Exploring Corporate Governance Around the World

By Allison Garrett, Senior Vice President for Academic Affairs at Oklahoma Christian University

Thursday, August 10, 2006

Attorney-Client Privilege in Audits

The American Bar Association adopted a resolution this week asking that the SEC, PCAOB, AICPA and other relevant organizations clarify how the attorney-client privilege will be preserved during the audit process. The ABA had established a Task Force to consider the issue. The Report of the Task Force is available here. The existing Statement of Policy on how attorneys respond to auditors is 30 years old.

Not surprisingly, the issue of privilege comes up in connection with contingent liability issues such as litigation (FAS 5) and environmental (FAS 143) reserves. As auditors attempt to determine whether appropriate reserves have been established, providing documents covered by the attorney-client privilege raises the possibility of waiver of the privilege. Sometimes, those documents may even make it into the audit workpapers. Legal determinations are often crucial to the proper accounting for issues such as whether environmental remediation is required and what a company's legal exposure is in a particular lawsuit or group of lawsuits.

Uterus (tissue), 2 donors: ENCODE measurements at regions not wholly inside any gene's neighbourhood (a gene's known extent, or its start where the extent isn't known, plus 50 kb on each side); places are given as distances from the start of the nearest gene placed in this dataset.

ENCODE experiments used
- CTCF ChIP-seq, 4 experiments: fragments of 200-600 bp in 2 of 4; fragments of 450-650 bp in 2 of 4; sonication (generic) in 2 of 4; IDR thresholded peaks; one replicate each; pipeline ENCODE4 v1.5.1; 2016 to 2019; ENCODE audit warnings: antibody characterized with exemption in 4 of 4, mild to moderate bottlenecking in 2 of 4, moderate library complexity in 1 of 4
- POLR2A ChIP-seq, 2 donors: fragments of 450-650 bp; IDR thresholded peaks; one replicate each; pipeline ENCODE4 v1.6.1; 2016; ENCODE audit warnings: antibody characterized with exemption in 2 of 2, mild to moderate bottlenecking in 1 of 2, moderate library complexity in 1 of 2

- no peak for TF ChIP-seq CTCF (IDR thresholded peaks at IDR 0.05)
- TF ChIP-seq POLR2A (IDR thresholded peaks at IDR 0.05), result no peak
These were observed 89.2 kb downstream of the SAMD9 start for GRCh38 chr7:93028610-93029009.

The privilege issue also arises in connection with rendering of tax advice. The AICPA advises auditors to obtain a copy of any opinion rendered by anyone providing advice on tax matters "notwithstanding potential concerns regarding attorney-client or other form of privilege." (AICPA Standard of Field Work AU Section 9326.22)

Finally, because Section 10A of the Exchange Act imposes special responsibilities on auditors, internal investigations that may be subject to the attorney-client privilege can be directly relevant to the auditor's evaluation of the issuer's internal controls.

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